Diamond Jim Brady
Life and career 
Born in New York City to a modest household, Brady worked his way up from bellhop and courier. After gaining employment in the New York Central Railroad system, he became the chief assistant to the general manager by the age of 21. At 23, Brady parlayed his knowledge of the rail transport industry and its officials to become a highly successful salesman for Manning, Maxwell and Moore, a railroad supply company. In 1899 he became Sales Agent for the Pressed Steel Car Company.
Brady's enormous appetite was as legendary as his wealth, though modern experts believe it was greatly exaggerated. It was not unusual, according to the legend, for Brady to eat enough food for ten people at a sitting. George Rector, owner of a favorite restaurant, described Brady as "the best 25 customers I ever had."
A gregarious man, Brady was a mainstay of Broadway nightlife. He often dined with popular society. After further investments in the stock market, Brady accumulated wealth estimated at $12 million, though not always by ethical means. According to one anecdote:
"On election night (1896), biographer Harry Paul Jeffers writes, Brady won about $180,000 (about $4.7 million today) by making crooked bets on the William McKinley-William Jennings Bryan presidential election." He also enriched himself to the tune of $1.25 million (about $33 million today) through a shady stock deal involving the Reading Railroad.
Brady donated a significant sum in 1912 to Johns Hopkins Hospital in Baltimore, Maryland, where he had once been treated. The hospital created the James Buchanan Brady Urological Institute in his honor.
Brady died in his sleep on April 13, 1917, of a heart attack.
Brady had never married, and after his death his estate was distributed to many institutions, most notably New York Hospital. When his body was examined, doctors discovered that his stomach was six times the size of that of an average person.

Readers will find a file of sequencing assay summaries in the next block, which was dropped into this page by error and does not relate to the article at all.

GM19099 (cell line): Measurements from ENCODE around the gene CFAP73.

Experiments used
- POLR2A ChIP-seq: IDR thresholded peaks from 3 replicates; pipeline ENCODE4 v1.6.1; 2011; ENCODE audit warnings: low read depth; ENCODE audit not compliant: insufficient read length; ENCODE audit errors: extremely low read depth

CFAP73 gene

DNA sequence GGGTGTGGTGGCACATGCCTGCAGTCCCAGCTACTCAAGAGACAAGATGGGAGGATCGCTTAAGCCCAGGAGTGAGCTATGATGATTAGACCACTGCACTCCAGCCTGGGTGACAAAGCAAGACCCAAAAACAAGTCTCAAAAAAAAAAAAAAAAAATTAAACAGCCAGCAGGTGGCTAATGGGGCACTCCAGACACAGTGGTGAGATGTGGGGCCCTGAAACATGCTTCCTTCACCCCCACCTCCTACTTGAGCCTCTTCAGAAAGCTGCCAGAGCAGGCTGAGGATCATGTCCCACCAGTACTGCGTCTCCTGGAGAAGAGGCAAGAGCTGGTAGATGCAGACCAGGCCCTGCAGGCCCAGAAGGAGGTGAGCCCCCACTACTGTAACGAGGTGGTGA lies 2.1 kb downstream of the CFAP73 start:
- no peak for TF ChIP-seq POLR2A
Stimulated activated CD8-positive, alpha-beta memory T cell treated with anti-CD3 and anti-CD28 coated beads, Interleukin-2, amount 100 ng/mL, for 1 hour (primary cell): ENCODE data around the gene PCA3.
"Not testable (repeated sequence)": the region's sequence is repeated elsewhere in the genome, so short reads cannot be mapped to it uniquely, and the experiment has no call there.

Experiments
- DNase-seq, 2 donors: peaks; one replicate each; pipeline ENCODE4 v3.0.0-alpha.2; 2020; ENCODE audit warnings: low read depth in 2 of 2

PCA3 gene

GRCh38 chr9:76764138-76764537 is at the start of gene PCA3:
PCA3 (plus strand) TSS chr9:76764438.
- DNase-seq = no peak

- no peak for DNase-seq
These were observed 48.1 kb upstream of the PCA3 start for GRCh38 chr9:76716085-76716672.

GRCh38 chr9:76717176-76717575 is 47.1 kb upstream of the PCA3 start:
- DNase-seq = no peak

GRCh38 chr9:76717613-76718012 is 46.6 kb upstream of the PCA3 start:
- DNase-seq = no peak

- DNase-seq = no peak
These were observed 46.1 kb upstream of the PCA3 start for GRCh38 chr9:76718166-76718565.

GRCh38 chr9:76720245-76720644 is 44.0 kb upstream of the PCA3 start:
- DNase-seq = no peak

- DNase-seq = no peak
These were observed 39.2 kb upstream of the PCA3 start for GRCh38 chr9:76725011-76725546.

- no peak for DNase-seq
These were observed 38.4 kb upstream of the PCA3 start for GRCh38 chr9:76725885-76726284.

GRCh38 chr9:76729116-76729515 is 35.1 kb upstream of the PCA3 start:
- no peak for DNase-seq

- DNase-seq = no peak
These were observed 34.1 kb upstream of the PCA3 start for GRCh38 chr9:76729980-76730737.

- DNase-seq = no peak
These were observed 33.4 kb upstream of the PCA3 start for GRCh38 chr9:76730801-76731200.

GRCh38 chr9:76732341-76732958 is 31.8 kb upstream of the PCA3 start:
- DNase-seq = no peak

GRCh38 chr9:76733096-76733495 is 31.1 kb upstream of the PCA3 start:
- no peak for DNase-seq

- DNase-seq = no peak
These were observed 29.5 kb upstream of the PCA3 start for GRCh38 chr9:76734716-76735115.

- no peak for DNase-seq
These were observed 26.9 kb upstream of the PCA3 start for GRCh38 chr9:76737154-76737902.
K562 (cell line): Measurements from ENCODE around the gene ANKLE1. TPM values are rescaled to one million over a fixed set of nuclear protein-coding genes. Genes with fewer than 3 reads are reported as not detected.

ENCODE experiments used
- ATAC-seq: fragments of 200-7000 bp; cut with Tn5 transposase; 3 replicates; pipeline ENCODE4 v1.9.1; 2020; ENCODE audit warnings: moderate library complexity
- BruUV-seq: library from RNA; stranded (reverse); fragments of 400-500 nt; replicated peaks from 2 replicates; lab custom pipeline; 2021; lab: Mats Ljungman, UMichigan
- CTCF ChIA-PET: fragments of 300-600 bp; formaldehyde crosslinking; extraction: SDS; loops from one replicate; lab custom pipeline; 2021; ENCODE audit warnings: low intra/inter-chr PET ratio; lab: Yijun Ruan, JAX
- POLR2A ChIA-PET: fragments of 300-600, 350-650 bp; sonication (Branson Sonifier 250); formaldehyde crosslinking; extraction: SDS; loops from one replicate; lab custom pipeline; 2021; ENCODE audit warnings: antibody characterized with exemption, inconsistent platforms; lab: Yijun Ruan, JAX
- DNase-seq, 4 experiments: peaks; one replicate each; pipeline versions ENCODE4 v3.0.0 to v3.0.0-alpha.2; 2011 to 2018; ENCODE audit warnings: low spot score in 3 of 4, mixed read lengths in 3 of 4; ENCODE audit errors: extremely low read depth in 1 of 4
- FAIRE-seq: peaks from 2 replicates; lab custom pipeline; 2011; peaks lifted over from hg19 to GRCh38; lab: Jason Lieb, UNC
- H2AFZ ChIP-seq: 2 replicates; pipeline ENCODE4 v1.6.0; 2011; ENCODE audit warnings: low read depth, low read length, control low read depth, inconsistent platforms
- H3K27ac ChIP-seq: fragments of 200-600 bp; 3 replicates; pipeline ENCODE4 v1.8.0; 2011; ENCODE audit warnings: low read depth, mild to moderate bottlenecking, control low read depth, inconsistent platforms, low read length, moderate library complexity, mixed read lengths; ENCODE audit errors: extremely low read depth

Brady was the inspiration for a 1935 film written by Preston Sturges entitled Diamond Jim and might have inspired a character called "Big Jim" in the Bob Dylan song, "Lily, Rosemary and the Jack of Hearts."
Brady is mentioned in an episode of I Love Lucy (S04E01), to describe a very frugal person.
Brady's appetite is immortalized at Lawry's Prime Rib Restaurants with a 16 ounce, two-inch-thick prime rib.
- "M. M. & M.". Time magazine. January 24, 1938. Retrieved 2008-12-19. "The Brady fable got its pith from Charles A. Moore, founder of Manning, Maxwell & Moore, who took Brady on as a cub salesman in 1879 when the company was only a jobber for railroad supplies, sent Diamond Jim out on the road with instructions to spend all the money necessary to make customers like him. Diamond Jim stuck to this tenet through the panic of the middle nineties with such success that spending money to make money has been the Manning, Maxwell & Moore system ever since."
- Diamond Jim Brady
- Jeffers, p.4
- "Top 10 Real Life Grinches". Smithsonian Magazine.
- "Diamond Jim Brady Dies While Asleep. Bulk of Fortune of from $10,000,000 to $20,000,000 May Go to Johns Hopkins Hospital. Jewels for Metropolitan Museum. A Keen Man of Business. $200,000 for Johns Hopkins.". New York Times. April 14, 1917. Retrieved 2008-12-19. "James Buchanan Brady of New York died this morning from a heart attack at the age of 61. He literally slept into death, for his constant attendant had no warning of the fatal stroke."
- Jeffers, p.306
- "Lawry's: The Prime Rib".
- Jeffers, Harry Paul. Diamond Jim Brady: Prince of the Gilded Age, New York: Wiley, 2001.
- Further reading
- White, John H., Jr. (Spring 1986). "America's most noteworthy railroaders". Railroad History 154: pp. 9–15. ISSN 0090-7847. OCLC 1785797.
- "Whether True or False, A Real Stretch" New York Times (December 20, 2008)